Header Image

Tobacco Awareness Observances

Through With Chew Week

February 16-22, 2014

Objective:  Educate smokeless tobacco users and others about the dangers using smokeless tobacco.

Overview:  Through with Chew was started in 1989 by the American Academy of Otolaryngology-Head and Neck Surgery Foundation, Inc. The objective was to provide a public education campaign on spit tobacco, coordinated with dentists, healthcare providers, sports coaches and teachers. In 1994, Oral Health America’s National Spit Tobacco Education Program (NSTEP) partnered with TWC in attempts to break the connection between baseball and smokeless tobacco. Through with Chew Week is observed during the third full week in February, with the Great American Spit Out taking place the Thursday of that week.

Visit Through With Chew.

back to top

Kick Butts Day

March 19, 2014

Objective:  Encourage smokers and smokeless tobacco users to “kick” the habit of using tobacco in target communities statewide.

Overview:  Kick Butts Day was started in September 1995 by the Campaign for Tobacco Free Kids. It is a national day of activism that empowers youth to speak up and take action against tobacco use from coast to coast

Visit Kick Butts Day.

back to top

World No Tobacco Day (WNTD)

May 31

Objective:  Inform the public on the dangers of using tobacco, the business practices of tobacco companies, what the World Health Organization is doing to fight the tobacco epidemic, and what people around the world can do to claim their right to health and healthy living and to protect future generations.

Overview:  WNTD is observed around the world every year on May 31. The member states of the World Health Organization created WNTD in 1987. It draws global attention to the widespread prevalence of tobacco use and its negative health effects. The day aims to reduce the 5.4 million yearly deaths from tobacco-related health problems.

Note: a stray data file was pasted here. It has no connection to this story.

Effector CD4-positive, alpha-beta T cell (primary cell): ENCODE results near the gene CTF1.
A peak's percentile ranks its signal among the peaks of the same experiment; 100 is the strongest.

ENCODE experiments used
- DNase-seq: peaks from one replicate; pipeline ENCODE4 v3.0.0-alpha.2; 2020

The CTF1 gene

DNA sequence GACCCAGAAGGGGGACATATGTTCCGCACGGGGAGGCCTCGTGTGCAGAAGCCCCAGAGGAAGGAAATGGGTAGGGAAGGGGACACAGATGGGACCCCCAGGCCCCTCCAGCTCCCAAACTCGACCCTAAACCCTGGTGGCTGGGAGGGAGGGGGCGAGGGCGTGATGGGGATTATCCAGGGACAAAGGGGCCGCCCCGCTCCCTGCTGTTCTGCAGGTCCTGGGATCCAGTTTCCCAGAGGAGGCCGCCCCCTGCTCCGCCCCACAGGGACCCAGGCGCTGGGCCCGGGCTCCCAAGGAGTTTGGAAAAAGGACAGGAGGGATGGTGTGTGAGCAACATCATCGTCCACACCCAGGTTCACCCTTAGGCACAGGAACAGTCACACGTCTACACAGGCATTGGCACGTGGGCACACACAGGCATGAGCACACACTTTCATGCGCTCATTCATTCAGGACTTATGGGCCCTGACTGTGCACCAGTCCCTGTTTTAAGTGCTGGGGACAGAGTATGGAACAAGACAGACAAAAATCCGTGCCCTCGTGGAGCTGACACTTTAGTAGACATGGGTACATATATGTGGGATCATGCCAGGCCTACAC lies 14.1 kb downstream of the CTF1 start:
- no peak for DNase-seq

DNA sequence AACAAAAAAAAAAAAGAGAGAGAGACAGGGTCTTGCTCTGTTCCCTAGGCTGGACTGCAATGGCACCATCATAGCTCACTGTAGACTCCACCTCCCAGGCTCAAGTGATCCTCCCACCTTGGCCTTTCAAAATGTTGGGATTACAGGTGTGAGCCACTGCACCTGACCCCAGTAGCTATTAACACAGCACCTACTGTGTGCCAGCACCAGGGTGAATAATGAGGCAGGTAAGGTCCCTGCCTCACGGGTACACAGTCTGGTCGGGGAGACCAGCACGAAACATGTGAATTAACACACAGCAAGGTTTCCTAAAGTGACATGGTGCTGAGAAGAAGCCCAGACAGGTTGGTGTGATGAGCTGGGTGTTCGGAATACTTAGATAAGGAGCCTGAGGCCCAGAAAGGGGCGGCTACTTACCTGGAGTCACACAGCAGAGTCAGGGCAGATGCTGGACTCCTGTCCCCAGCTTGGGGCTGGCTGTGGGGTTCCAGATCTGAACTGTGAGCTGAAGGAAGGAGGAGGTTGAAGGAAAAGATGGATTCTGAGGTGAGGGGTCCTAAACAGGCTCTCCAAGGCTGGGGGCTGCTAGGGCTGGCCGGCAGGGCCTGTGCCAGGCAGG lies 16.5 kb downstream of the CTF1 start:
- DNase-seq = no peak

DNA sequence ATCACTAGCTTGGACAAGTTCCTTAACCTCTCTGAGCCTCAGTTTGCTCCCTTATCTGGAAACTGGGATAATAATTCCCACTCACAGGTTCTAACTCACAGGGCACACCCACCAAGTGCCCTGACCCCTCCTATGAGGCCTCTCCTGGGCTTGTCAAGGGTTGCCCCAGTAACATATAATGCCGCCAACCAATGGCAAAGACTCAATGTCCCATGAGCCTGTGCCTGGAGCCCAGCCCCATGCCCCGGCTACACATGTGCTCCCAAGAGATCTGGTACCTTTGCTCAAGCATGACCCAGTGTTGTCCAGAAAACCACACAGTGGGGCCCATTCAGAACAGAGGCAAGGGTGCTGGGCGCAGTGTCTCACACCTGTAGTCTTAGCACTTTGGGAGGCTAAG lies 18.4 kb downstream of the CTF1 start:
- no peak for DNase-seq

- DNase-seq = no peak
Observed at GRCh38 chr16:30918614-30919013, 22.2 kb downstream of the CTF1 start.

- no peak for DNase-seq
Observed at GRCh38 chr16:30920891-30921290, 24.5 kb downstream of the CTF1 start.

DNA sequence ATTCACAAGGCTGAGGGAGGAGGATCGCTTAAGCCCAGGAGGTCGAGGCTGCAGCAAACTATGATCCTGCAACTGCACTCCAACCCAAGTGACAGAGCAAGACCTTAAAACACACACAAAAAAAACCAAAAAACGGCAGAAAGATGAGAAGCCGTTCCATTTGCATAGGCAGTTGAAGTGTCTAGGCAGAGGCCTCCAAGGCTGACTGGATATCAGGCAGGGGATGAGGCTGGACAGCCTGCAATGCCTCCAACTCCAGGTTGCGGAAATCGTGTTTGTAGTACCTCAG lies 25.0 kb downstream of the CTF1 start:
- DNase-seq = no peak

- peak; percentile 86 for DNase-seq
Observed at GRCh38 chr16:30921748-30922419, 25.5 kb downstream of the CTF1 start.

Visit World No Tobacco Day.

back to top

Red Ribbon Week

October 19-25, 2014

Objective:  Inform school-aged children of the addictive nature of tobacco and its use as a gateway drug, through activities, literature and an earned media campaign in target cities statewide.

Overview:  The Red Ribbon Campaign was started when drug traffickers in Mexico City murdered DEA agent Kiki Camarena in 1985. Remembering/honoring this event started the continuing tradition of displaying Red Ribbons as a symbol of intolerance towards the use of drugs. The mission of the Red Ribbon Campaign is to present a unified and visible commitment towards the creation of a drug-free America. Red Ribbon week is celebrated on the third full week of October each year.

Visit Red Ribbon Week.

back to top

Lung Cancer Awareness Month

November

Objective:  Encourages all Americans to take time to learn about the deadliest of cancers and join in the fight for the cure.

Overview:  The American Lung Association (ALA) has begun a nationwide lung cancer initiative to address the needs of patients and their families. ALA has found that one of their most important needs is comprehensive information and education about the disease, including treatment options. To close this gap, ALA is developing a robust set of information services for people at any stage of their disease.

Visit American Lung Association.

back to top

Great American Smokeout (GASO)

Third Thursday of November

Objective:  Educate tobacco users and others about the dangers of smoking and encourage them to quit by promoting the health benefits of quitting in target communities statewide.

Overview:  The idea for GASO stemmed from a 1971 request from Arthur P. Mullany, a Guidance Counselor from Randolph, Massachusetts, asking citizens to give up smoking for one day and donate the money they would have spent on cigarettes to a scholarship fund.  Three years later in Minnesota, the editor on the Monticello Times, Lynn R. Smith organized “Don’t Smoke Day” also known as “D-Day.”  The American Cancer Society successfully got one million smokers to quit for the day on November 18, 1976, which is recognized as the first Smokeout. The following year, in 1977, the event went nationwide, and is now recognized on the third Thursday in November each year.

Visit Great American Smokeout.

back to top


Footer Image